Are you developing new certifications?
Right now, we have a level 1 and level 2 of our System Administration Program. We have a level 3 under development, as well as a new program for the Linux desktop. Does that mean you're seeing a demand from employers for Linux desktop certifications?
The [Linux and business] community has told us that they want a way for people to demonstrate their skills with the desktop Linux and open source applications. They're not talking about a high-level system administrator, but somebody who might be hired to do basic business tasks: making documents, printing and so on. This is definitely in demand. Are you seeing the Linux certification becoming more important as an employment criterion?
Yes. More companies are starting to deploy Linux that do not have Linux specialists in-house. The certification allows non-technical [human resources] people and non-technical contractors to be able to identify people who have reached a certain skill set. Why is it important for LPI to be independent of IT vendors?
People have come to depend too much on the suppliers of technology, on the vendors, for certification. Almost all the certifications that you see in the IT industry now are being supplied either by vendors or by groups of vendors. So the people who are using the technology, or the people who are hiring people, don't have a say in most IT certification programs.
There are very few other areas in society where people will or would tolerate vendors controlling certification. I'll give you a very quick and easy example: How much would you tolerate it if you had to get your driver's license from Ford?
People wouldn't tolerate their doctors getting their degrees from drug companies. Yet, in IT, people tolerate and even approve of having their professional technician trained in only one tool. LPI was founded by members of the Linux community in 1999. How is it different from traditional IT certification companies?
As a nonprofit community body, our mandate is to maximize the amount of Linux professionalism in the IT industry. We don't exist to sell a particular product and that particular distribution. We want to make it as easy as possible for people to be certified, to demonstrate their competence and to make it easier for them to get jobs within the growing amount of Linux that's being used in the corporate world. And part of that accessibility is being able to do exam labs at various events -- like LinuxWorld -- at far lower costs than it takes to take our regular exams by computer. To get a certification, do you have to take more than one exam? And how long does each exam session last?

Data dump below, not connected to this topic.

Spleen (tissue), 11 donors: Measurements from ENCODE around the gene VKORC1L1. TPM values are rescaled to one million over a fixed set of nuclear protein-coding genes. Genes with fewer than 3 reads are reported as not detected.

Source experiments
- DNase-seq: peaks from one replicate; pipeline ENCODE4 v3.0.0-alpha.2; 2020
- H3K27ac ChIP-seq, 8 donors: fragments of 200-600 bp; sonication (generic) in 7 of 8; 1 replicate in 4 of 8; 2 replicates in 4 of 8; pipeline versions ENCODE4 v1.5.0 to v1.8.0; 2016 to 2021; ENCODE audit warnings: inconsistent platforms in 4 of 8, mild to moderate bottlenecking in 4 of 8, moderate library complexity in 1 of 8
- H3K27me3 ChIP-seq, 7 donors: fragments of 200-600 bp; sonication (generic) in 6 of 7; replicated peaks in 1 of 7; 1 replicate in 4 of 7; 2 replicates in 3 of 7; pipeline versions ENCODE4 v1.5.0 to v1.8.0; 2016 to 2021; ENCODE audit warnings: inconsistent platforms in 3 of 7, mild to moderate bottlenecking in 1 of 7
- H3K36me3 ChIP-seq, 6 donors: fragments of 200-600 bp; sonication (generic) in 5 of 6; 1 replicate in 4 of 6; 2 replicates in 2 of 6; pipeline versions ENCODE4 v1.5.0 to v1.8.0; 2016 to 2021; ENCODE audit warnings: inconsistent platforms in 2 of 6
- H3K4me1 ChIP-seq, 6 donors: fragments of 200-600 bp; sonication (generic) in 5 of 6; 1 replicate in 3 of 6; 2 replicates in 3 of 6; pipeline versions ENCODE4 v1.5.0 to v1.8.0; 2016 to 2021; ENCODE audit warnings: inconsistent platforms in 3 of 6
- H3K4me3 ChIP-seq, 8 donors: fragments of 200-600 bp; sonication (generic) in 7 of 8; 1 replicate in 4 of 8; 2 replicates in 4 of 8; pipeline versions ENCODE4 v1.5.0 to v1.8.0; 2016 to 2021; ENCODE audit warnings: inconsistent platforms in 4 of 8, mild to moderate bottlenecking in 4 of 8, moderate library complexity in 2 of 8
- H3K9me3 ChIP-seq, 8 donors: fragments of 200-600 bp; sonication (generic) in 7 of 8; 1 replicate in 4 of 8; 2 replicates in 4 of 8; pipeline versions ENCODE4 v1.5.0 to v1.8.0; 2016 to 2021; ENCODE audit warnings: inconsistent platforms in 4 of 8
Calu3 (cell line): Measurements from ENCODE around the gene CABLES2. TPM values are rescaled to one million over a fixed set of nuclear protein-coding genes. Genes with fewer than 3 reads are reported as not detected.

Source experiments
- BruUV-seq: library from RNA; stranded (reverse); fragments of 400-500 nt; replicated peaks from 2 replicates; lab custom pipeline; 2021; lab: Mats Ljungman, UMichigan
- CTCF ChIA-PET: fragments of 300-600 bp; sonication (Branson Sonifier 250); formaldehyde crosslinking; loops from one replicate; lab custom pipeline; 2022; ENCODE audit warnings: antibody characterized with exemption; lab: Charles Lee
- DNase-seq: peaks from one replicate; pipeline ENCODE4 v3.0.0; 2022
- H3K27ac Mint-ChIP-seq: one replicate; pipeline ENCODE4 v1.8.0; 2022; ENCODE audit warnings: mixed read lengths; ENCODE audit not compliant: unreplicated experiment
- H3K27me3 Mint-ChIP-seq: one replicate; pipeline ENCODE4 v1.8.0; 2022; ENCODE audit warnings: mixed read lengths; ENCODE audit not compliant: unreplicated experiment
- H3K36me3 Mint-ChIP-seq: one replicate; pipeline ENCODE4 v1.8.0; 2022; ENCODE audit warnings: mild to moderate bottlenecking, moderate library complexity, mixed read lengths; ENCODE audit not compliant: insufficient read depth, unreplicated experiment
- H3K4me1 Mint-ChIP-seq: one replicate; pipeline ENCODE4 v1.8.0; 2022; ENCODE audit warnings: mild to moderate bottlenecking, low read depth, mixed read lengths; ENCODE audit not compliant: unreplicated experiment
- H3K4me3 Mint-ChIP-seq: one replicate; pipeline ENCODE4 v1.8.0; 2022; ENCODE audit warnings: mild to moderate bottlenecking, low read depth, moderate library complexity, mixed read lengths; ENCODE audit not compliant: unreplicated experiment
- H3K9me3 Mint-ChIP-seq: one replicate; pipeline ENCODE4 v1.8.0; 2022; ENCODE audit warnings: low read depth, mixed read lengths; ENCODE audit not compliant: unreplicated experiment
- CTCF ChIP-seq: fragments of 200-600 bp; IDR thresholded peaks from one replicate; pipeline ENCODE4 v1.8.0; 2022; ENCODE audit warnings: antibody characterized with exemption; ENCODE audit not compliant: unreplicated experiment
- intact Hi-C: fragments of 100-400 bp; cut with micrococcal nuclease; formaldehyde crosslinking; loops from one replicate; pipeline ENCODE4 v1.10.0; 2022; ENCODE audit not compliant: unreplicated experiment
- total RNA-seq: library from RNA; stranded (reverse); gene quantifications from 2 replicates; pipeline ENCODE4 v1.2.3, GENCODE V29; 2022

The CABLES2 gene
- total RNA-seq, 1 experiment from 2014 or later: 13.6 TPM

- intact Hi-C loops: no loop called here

To pass our level 1 criteria, you need to take two exams. The exams take an hour and a half each. The main goal for us is accessibility. We are not going to spread the process out over six exams and increase the costs for people to take our exam if that's not what's necessary. Could we spread it over six exams? Yeah, but that doesn't accomplish our purpose, which is making Linux professionalism accessible to as many people as possible.
We have determined through our psychometric and other quality-assurance means that those two exams contain the questions necessary to do a proper evaluation.
An LPI certification serves a very real purpose of demonstrating to an employer that the holder has met the qualifications of an international body that has set very high standards. We have a greater than 50% fail rate. So, if someone passes the exams, it really means something. It means that they have done the training, that they have the skills to do what's necessary. For people not at LinuxWorld, how much does each LPI exam cost?
In the U.S., $100. We're doing certification exam labs around the world, and costs will vary from about $20 to $30.
By the way, we will be doing an exam lab at China this year, where we intend to certify 600 people at a single event.Doesn't LPI's exam-training philosophy also depart from the norm?
One of the major things that separates LPI from a conventional IT certification is that we are not bound to a specific training center, a specific vendor. There's no official LPI training center. We do approvals, and we have programs where we work with the training industry.
But, when somebody walks in to take our exam, we don't care how they prepared. They could have taken a course, they could have crawled under a rock for a month with a Linux book. Our main goal as LPI is not to sell products. Our main goal as LPI is not to sell training. Our main goal is to certify and help identify a pool of skilled Linux talents. So, LPI isn't following the typical IT certification model. Is there a model it emulates?
LPI is a grass-roots, peer-review kind of program that shares more in common with a bar exam system than with a conventional IT program. We're trying to take the same kind of approach that happens in bar exams and medical associations and engineering societies, where the actual practitioners -- not the suppliers -- are determining the qualifications and the nature of the certification. Can you offer any tips for preparing? Might there be people who could just walk in, take and pass the exam, without studying exam-specific materials?
There's an elaborate section of LPI's site that describes the material covered. They could decide just by looking at that that they may have the skills necessary to walk in and take an exam.
Beyond that, we also have pointers to books and training centers that can offer appropriate LPI-targeted training.